The store was originally built with logs from the Blacksmith Shop of Noah T. Byars in Washington-on-the-Brazos during 1836 when the Declaration of Texas Independence was being framed and signed there. By 1842 Byars had torn the Blacksmith Shop down and a structure was built in the Dresden settlement which later became Navarro County.

The building was bought by Dan Hartzell in 1851 and converted it into a general store. The store served the Dresden community for many years.

Melton said when his family first settled in Dresden they purchased 640 acres at 50 cents an acre and at that time patents were issued instead of deeds. Melton said he still owns 100 acres of that land.

Melton's history goes back along way in Dresden. The first settler in the town was a soldier of the Texas Army for Independence, Ethan Melton, who had a Spanish land grant. He settled there in 1838. There are still descendants living on the same original land grant and some of the present surveys that are done today bear the Melton names of Elijah, Buckner and others.

Melton said somewhere in the 1920's the old store was visited and it still had the original old register in the store. Later the store was donated for historical memorabilia in 1960.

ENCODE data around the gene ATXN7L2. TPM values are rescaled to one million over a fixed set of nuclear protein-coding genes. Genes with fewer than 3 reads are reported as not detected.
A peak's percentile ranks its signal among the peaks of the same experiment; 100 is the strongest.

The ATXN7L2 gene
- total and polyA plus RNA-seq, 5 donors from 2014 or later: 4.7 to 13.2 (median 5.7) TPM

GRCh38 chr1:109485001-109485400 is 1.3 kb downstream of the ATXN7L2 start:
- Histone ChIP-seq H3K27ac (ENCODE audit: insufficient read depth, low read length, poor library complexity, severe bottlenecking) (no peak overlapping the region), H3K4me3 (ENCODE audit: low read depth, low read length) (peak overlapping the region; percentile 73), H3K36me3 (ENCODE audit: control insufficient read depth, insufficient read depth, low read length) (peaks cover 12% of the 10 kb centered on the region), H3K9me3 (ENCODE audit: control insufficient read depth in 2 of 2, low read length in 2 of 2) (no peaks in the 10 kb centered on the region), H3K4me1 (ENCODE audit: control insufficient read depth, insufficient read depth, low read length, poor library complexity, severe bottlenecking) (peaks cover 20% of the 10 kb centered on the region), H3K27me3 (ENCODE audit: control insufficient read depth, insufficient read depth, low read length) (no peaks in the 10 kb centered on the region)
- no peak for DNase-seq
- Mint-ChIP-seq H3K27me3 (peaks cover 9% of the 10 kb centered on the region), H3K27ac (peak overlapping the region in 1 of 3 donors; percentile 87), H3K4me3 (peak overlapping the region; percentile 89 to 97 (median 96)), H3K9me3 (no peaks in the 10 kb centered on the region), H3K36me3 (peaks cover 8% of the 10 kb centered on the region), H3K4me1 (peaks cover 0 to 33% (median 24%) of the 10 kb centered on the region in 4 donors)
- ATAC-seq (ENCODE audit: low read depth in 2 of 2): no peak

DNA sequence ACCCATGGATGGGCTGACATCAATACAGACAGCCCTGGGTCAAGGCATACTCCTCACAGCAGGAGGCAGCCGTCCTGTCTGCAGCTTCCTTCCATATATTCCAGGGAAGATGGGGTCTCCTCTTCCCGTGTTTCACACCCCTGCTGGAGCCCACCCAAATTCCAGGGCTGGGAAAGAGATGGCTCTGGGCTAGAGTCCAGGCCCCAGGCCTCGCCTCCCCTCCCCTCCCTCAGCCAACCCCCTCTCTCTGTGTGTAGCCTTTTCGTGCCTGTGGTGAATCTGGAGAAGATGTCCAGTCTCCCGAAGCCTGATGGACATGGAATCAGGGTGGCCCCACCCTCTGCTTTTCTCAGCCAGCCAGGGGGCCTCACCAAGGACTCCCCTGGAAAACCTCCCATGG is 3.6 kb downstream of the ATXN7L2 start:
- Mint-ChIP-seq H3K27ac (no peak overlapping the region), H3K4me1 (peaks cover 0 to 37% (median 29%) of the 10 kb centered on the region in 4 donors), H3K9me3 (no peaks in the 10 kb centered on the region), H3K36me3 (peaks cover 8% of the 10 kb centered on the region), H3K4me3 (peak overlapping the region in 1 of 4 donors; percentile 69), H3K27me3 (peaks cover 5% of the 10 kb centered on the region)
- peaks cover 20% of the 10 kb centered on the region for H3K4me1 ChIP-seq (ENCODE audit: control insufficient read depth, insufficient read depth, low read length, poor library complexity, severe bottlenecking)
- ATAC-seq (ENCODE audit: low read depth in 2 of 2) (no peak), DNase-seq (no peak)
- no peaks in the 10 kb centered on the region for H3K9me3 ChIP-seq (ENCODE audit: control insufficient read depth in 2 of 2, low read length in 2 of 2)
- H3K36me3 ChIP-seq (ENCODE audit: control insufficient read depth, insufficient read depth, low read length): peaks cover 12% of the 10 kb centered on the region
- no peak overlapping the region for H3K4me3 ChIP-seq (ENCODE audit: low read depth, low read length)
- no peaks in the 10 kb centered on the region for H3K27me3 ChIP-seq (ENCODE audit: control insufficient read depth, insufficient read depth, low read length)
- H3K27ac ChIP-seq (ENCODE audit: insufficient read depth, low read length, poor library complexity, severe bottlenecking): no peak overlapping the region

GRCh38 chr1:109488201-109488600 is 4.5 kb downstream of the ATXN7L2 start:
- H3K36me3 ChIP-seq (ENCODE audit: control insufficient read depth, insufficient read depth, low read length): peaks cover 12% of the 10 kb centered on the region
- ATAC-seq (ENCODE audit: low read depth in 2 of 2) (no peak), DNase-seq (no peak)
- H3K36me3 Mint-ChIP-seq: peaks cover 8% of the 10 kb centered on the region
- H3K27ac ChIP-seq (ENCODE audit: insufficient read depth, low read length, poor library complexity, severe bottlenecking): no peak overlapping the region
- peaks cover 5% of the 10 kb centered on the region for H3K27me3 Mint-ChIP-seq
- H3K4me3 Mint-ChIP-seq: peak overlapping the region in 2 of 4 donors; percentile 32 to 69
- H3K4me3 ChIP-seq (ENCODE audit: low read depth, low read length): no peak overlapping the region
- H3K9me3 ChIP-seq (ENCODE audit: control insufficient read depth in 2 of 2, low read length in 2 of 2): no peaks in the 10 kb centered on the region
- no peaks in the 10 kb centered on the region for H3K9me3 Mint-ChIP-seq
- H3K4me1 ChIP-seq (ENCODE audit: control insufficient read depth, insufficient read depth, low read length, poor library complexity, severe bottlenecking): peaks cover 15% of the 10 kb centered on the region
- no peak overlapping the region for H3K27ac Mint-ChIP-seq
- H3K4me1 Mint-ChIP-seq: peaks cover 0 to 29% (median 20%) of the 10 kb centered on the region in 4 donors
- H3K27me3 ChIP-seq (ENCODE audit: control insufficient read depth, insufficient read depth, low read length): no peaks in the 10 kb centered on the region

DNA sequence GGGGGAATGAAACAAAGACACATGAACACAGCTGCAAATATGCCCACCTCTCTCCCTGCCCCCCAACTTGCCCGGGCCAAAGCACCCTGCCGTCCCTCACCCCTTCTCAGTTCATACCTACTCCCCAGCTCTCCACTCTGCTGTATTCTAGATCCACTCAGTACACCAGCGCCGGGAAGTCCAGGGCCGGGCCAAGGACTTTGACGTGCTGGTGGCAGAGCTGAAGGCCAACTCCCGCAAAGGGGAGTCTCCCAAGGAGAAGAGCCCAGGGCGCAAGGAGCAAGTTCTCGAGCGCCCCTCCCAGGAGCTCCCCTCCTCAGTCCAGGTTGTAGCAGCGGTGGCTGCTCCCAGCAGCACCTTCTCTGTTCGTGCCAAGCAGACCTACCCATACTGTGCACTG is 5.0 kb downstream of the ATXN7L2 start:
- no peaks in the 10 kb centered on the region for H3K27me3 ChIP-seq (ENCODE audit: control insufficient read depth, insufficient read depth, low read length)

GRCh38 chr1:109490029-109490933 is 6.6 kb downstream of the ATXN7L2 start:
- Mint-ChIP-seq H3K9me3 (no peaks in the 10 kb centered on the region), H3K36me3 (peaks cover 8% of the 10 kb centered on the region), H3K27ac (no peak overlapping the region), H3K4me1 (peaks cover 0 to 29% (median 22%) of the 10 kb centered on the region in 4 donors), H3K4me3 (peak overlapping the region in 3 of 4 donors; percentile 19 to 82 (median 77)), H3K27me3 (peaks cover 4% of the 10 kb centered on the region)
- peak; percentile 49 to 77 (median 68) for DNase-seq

As the Meltons moved further into the prairies of Navarro County, a community became known as Melton. It was at that time the a postal exchange called Richland was set up.

"The first post office was in the Melton kitchen," he said.

Today that postal area serves the people living in what is now Purdon to the Cryer Creek community.

Melton said his grandmother was a Lee and at one time she was the only white woman on that side of the lake.

Although there have been many changes and a lot of travels, Melton still knows where his roots can be found.

Barbara Forman may be contacted via e-mail at [email protected].

6/17/2002 Pioneer Village Still Teaching Area History to Many

By RUTH THOMPSON/Daily Sun Staff

On West Park Avenue, right by Jester Park, there's a place where time has stopped. Pioneer Village has been locked in the 1800s since 1958, when two men, Alva Taylor and Joe Daniel, started talking in the old Navarro Hotel about the need to preserve the past. They realized the way of the life changes constantly with each generation. And if they didn't preserve it, future generations would never know or be able to learn from the past. That realization founded the Navarro County Historical Society and project "Frontier Home," otherwise known as Pioneer Village.

Pioneer Village was created as a permanent monument, by Taylor and Daniel, to commemorate and display Navarro County's colorful past; its goal is to preserve the county's surviving structures, artifacts and family treasures handed down from the early settlers. Bobbie Young, executive secretary at Pioneer Village, has always been interested in history.